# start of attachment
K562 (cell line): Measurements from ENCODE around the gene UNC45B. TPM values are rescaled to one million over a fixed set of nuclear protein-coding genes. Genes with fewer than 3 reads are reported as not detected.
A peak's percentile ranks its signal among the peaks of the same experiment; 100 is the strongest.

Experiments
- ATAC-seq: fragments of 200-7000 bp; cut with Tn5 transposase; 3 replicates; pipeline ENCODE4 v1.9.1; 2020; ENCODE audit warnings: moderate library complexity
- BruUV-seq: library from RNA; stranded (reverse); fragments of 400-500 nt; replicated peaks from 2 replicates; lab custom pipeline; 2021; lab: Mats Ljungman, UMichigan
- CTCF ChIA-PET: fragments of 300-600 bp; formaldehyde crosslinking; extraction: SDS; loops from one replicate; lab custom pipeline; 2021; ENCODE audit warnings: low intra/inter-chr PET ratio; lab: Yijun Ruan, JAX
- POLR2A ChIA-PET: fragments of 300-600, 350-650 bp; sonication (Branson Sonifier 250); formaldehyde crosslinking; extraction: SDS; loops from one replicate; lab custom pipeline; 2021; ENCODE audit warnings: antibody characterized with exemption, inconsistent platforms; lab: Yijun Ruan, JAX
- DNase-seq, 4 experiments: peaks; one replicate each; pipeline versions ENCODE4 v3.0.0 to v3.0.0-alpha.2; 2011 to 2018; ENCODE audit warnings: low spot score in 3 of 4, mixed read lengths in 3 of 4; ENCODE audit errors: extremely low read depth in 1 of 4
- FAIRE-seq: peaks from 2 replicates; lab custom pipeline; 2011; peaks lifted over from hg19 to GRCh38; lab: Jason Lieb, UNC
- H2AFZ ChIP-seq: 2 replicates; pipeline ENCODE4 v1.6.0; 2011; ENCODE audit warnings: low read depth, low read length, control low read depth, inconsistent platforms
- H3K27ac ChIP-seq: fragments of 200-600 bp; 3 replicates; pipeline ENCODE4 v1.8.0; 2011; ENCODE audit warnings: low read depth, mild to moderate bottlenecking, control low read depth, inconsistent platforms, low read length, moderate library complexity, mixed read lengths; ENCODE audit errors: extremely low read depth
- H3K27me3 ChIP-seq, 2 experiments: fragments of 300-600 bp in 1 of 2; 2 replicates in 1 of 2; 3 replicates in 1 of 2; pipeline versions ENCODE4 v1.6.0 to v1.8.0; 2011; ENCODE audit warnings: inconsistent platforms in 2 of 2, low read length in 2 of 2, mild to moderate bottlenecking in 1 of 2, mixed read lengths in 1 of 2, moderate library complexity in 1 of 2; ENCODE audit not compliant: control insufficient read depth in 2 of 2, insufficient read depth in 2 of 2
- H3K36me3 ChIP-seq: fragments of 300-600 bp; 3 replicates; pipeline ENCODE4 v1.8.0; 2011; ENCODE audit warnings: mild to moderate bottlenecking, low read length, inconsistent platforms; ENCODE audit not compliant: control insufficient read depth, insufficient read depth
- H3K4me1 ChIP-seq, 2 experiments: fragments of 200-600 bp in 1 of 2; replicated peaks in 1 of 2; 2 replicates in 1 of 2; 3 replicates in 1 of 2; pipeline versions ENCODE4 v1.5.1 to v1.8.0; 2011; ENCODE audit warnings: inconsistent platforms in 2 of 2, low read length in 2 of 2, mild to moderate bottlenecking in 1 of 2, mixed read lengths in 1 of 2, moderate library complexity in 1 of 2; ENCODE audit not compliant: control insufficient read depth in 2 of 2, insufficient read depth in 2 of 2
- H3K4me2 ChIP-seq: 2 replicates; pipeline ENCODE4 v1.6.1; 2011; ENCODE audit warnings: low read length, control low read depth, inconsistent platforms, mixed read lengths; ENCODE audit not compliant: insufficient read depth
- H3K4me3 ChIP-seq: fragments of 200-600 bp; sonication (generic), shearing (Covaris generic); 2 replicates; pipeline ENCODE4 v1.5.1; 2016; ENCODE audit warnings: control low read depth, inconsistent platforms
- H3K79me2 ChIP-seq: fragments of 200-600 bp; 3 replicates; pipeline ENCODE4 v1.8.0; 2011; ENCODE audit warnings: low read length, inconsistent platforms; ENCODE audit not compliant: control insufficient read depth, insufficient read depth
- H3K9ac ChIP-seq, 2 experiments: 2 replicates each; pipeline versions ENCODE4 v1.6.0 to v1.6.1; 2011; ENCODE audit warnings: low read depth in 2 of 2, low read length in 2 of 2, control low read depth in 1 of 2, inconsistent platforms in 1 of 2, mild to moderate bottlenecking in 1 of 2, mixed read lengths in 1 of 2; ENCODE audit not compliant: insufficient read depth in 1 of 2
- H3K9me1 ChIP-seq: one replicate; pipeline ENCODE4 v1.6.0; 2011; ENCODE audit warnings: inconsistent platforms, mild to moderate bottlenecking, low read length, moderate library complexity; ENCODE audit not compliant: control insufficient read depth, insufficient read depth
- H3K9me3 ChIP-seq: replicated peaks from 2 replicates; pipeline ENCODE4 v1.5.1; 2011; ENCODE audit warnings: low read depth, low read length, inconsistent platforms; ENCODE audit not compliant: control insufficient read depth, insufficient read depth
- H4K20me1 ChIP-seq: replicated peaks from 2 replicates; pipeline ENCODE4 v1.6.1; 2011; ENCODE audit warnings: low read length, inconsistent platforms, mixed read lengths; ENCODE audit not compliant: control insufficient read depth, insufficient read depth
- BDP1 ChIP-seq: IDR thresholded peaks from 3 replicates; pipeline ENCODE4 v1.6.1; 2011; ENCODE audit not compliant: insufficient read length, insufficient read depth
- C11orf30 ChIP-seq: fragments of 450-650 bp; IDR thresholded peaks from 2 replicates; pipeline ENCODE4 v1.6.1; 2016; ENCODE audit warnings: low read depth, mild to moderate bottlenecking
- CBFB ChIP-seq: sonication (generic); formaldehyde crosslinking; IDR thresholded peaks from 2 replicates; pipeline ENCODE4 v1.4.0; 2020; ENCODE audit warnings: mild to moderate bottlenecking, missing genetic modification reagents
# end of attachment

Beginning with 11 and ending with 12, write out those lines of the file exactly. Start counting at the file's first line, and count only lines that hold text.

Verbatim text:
- H3K27ac ChIP-seq: fragments of 200-600 bp; 3 replicates; pipeline ENCODE4 v1.8.0; 2011; ENCODE audit warnings: low read depth, mild to moderate bottlenecking, control low read depth, inconsistent platforms, low read length, moderate library complexity, mixed read lengths; ENCODE audit errors: extremely low read depth
- H3K27me3 ChIP-seq, 2 experiments: fragments of 300-600 bp in 1 of 2; 2 replicates in 1 of 2; 3 replicates in 1 of 2; pipeline versions ENCODE4 v1.6.0 to v1.8.0; 2011; ENCODE audit warnings: inconsistent platforms in 2 of 2, low read length in 2 of 2, mild to moderate bottlenecking in 1 of 2, mixed read lengths in 1 of 2, moderate library complexity in 1 of 2; ENCODE audit not compliant: control insufficient read depth in 2 of 2, insufficient read depth in 2 of 2